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Meet Bari

Hello friend. Here I can tell you a little more about me.

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I grew up on Long Island and attended Syracuse University, where I majored in Television, Radio and Film (and boys and the Grateful Dead). I thought I was aiming for a career at PBS or some other philosophical network, but on a whim on vacation in Canada, I bought a guitar. I always loved to sing and in high school, I was the original Glee; singing in school and taking the train to NYC for afternoon rehearsals at the First Act Children’s Theatre Off Broadway.

About one year before I graduated college, I picked up the guitar under my bed, and in a week I was writing songs. Within a month I had my first gig of mostly original material. All those years of music instantly came flooding back–just needing a vehicle, and the guitar drew the music out of me.

Suddenly I was pursuing an entirely new path. I did get a job at Court TV in NYC (in the early days when they actual covered cool trials that challenged the First Amendment, but unfortunately the network soon spiraled into more trashy territory—climaxing with OJ Simpson and Jeffery Dahmer). Very unfortunately, I was named “Chief TV Researcher” on the Jeffery Dahmer trial. I had to write chyrons for the broadcast (the text that you read when you see a talking head on TV). I wrote notes like: “head found in refrigerator.” These were not my proudest career moments.

All the while what I really wanted was music. But how to pay the bills?

I was a part of an NYC music scene that gave birth to many famous recording artists. But I was struggling and playing door gigs, often for $50 or less.

Finally though, I landed a booking agent—this was the answer. This was the big time. I was able to quit my TV job. Suddenly I was catapult, like an episode straight out of Sex and the City, from Ludlow Street, direct into the heart of the heartland: North and South Dakota. I had landed a Midwest booking agent, and this was where he sent me.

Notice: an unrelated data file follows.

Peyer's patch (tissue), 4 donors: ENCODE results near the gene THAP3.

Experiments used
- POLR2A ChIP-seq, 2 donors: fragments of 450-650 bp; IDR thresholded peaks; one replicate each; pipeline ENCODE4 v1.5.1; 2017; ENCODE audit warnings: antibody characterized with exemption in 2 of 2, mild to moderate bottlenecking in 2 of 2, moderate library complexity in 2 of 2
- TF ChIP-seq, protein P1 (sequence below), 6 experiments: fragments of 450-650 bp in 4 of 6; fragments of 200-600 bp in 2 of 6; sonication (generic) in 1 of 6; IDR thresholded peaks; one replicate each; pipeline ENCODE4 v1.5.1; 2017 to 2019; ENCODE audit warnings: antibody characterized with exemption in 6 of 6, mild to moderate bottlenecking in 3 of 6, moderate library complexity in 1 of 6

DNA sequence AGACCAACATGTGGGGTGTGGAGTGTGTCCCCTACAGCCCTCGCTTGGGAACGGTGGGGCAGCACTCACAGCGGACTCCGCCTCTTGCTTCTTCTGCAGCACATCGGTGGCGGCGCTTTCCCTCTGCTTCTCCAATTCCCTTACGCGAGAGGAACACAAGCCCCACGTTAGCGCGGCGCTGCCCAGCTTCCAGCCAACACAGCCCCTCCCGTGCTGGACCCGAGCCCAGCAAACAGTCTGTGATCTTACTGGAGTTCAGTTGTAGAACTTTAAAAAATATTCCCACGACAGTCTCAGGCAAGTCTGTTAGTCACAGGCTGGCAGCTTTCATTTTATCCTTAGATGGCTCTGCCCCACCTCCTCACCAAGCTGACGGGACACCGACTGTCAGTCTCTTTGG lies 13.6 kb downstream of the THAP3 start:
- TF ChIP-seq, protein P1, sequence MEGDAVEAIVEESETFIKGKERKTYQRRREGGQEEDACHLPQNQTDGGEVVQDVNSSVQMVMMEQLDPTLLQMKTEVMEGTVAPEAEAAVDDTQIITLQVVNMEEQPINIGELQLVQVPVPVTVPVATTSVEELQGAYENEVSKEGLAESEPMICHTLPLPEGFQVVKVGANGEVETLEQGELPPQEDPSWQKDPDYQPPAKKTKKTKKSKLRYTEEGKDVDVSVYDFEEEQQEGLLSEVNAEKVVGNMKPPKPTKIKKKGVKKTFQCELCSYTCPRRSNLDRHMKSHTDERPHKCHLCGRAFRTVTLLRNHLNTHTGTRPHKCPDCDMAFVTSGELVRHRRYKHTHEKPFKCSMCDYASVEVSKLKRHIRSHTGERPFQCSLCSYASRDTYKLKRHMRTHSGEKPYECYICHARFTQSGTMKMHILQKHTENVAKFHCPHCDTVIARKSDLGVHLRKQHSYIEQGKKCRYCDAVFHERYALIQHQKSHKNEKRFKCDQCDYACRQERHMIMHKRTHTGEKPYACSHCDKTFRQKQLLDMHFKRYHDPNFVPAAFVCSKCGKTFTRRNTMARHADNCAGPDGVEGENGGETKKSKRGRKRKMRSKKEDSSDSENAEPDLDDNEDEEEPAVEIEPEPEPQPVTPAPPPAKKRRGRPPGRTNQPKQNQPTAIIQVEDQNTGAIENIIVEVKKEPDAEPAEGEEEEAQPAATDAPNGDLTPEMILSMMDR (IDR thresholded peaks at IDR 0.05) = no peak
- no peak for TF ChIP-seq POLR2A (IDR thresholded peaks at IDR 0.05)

The first day I arrived in Fargo I was wearing a jacket approved for expeditions to Mount Everest, liquid hand warmers, leg warmers, ski pants and a full wool facemask, all insisted upon by my very concerned mother. It was 40 degrees.

I toured the Midwest for almost 10 years, playing colleges and clubs all over Kansas, Iowa, Nebraska, Minnesota, you name it. If it was cold there, I had a gig. I sometimes played over 190 dates a year, which would keep me home in NYC for maybe 3 or 4 weeks until it was time to travel again.

I drove through rainstorms, snowstorms, ice storms and tornado warnings.

I was booked in Maryland the week a sniper was targeting random gas stations. “Don’t get gas,” my mother insisted! I flew through some of the craziest turbulence I ever felt as the weather pummeled the Midwest open country in deep winter. I got stuck in a snow ditch outside a radio station in South Dakota and sat in their office reading Ducks Unlimited until a tow truck could finally come get me. I danced with cowboys and made out with freshman 10 years younger than me. I played in venues from the sublime (opening for the Jayhawks), to the absurd (college cafeterias where your mic would go off whenever they announced, “Table Number 10, your order’s ready”). I was a vegetarian in meat country, stopping at Cracker Barrel only to hear the “vegetable” of the day was corn bread stuffing.